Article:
Corporate videos and bad toothpaste adverts

If you see us frowning at the computer, it might well be because we’re watching one of the many corporate videos that are akin to bad toothpaste adverts. For us, toothpaste adverts have a habit of missing the mark.

Disclaimer: we’ve done a toothpaste advert which you can see on our video production page…nah, only joking.

 

How to make sure your corporate video doesn’t alienate your audience?

1. Don’t assume your demographic has a low IQ

There are a variety of styles of toothpaste advert. I’m going to use the following example to illustrate my point:

 

An ‘expert’ accosts a ‘member of the public’ and informs them that their current dental hygene regime isn’t working. The ‘member of the public’ then returns having sampled the new product and experiences some kind of epiphany.

 

I have many issues with these styles of advert, but my main one is that it’s missing a crucial element. The acid test for whether a testimonial will be believable and achieve the aim of building empathy with the audience is how ‘real’ the people are endorsing a product. Getting an actress to act as a member of the public can insult many viewers (and costs a lot more to produce).

 

How this translates to corporate video

Some corporate videos underestimate the power of being natural. Testimonials from ‘real people’ are incredibly powerful – people buy from people. Don’t fall into the trap of heading straight for the auto-cue or hiring in an actor. People pride themselves on being able to tell if a testimonial is genuine. A fake one can really hurt your brand.

2. Remember that your video is your shop window

Another advert style we worry about is making it ‘look real’:

 

A person who is an expert in their field, i.e. a dentist, recommends the product, but in order for these to seem more real – someone, somewhere has said that they want these adverts to look like anyone could have filmed them.

 

They’re wobbly (they’ve been asked to make them look handheld) and the cuts are shaky – trying to give a feel of a home movie to make the interview look more believable.

One of the worst we’ve seen is where you’re looking at the dentist face on, the next the image has been flipped so that you’re looking at the dentist as if through a mirror and then you crash into a close up and then you come out again. Your mind is thrown about like it’s recieving short bursts of electricity.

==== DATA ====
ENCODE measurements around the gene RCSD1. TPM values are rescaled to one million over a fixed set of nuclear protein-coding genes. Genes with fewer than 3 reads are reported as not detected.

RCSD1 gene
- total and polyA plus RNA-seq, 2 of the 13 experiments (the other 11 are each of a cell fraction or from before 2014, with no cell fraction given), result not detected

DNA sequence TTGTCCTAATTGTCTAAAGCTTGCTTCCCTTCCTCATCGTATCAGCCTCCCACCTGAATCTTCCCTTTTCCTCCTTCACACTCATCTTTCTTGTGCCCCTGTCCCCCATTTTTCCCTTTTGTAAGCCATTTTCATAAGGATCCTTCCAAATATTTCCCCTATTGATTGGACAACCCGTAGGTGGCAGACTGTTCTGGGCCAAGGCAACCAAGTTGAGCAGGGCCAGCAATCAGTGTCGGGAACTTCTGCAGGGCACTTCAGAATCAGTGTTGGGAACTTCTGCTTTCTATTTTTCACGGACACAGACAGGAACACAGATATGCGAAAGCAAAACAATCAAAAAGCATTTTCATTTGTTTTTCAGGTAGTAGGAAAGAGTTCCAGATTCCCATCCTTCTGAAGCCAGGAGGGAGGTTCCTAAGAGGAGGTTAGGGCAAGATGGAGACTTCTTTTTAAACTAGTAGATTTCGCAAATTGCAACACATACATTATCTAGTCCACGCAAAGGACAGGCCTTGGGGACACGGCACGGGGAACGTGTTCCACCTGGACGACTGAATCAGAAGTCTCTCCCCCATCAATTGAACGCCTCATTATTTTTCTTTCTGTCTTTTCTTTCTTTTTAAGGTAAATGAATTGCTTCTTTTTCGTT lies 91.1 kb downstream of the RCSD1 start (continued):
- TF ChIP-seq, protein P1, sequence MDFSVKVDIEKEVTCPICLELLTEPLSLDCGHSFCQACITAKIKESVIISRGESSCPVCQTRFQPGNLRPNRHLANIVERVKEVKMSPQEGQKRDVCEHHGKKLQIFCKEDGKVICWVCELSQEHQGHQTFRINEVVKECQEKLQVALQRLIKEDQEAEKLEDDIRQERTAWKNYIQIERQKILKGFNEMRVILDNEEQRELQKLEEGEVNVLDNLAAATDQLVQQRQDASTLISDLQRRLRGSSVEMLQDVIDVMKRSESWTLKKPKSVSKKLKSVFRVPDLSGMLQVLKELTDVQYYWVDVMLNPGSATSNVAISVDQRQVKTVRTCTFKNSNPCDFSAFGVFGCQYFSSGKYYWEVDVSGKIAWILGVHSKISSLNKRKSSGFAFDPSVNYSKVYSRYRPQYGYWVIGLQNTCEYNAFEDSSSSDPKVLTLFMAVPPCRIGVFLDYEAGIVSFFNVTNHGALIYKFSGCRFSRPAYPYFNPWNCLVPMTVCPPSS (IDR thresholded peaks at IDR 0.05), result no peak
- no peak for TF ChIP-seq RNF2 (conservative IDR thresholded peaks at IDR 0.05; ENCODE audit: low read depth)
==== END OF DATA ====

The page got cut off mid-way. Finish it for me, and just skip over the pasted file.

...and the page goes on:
How this translates to corporate video

Make sure that your corporate video represents your brand in a good light. You can absolutely film an interview yourself and edit it. Many people film less than high end productions themselves and some work very well.

 

The acid test here is to show people who don’t know you or your brand and see what they think of it before you release it.

 

If they like it, great – release it. If they don’t, you might be able to figure out how to adapt it and you’ve saved your brand image.

 

3. Share and share alike

Have you ever sat down and watched a toothpaste advert and thought:

 

“Stop the press! I’m sharing that on Facebook. I need to find this on YouTube and Tweet it”

 

Believe me – we love adverts at Curveball Media and we do frequently get a bit nerdy over them. I appreciate that dental hygiene is a subject that isn’t sexy, but with a bit of strategic forethought there are many ways of producing content that will get shared. Some of you may remember the Aquafresh advert in the 80’s?

 

 

How this translates to corporate video

Your company could sell something that is incredibly boring, but that doesn’t mean that your corporate video has to have the MD of the company talking to the camera for 3 minutes about the product.

Think creatively. Search out examples of videos you love and analyse why.

 

It’s often not a high production value that will ensure you video engages with the audience, it is the concept.

 

4. Online presence

Whilst writing this blog I decided to take a look at one of the UK’s top toothpaste providers YouTube channels. The landing page looks very professional and the views are healthy (which you’d expect with such a huge marketing budget). The only issue being that the first video you see is ‘Private’, which isn’t very inviting.

However, they only have 300 subscribers and for the amount of views, this is very low. The company in question are not utilising their YouTube channel by encouraging people to engage with them.

 

How this translates to corporate video

 

SEO is constantly evolving. Everything is social and video plays a very big part of that. It is big news that you can now link your YouTube channel to your Places Page. Everything is becoming integrated and linked.

 

If you’re going to spend money on a corporate video, maximise it as fully as possible. Multiple videos are now more valuable than just having an ‘about us’ video and engagement counts.  Make sure that you give your potential clients something worth subscribing to.

 

5. Question Tradition

It used to be just toothpaste adverts and sofa adverts that I dreaded. Neither have appeared to have evolved over the last few years. People are increasingly demanding in terms of what they will sit through and how they will engage with the brand afterward.

 

I couldn’t tell you what toothpaste is better for sensitive teeth or which one will strengthen my enamel.

 

How this translates to corporate video

I’m going to answer this with a video – TMWA were commissioned to create an advert for CSL Sofas and the management at CSL had the foresight to listen to TMWA. This advert breaks the mould – it’s fresh and it gives me goosebumps. Words that cannot currently be applied to toothpaste adverts.

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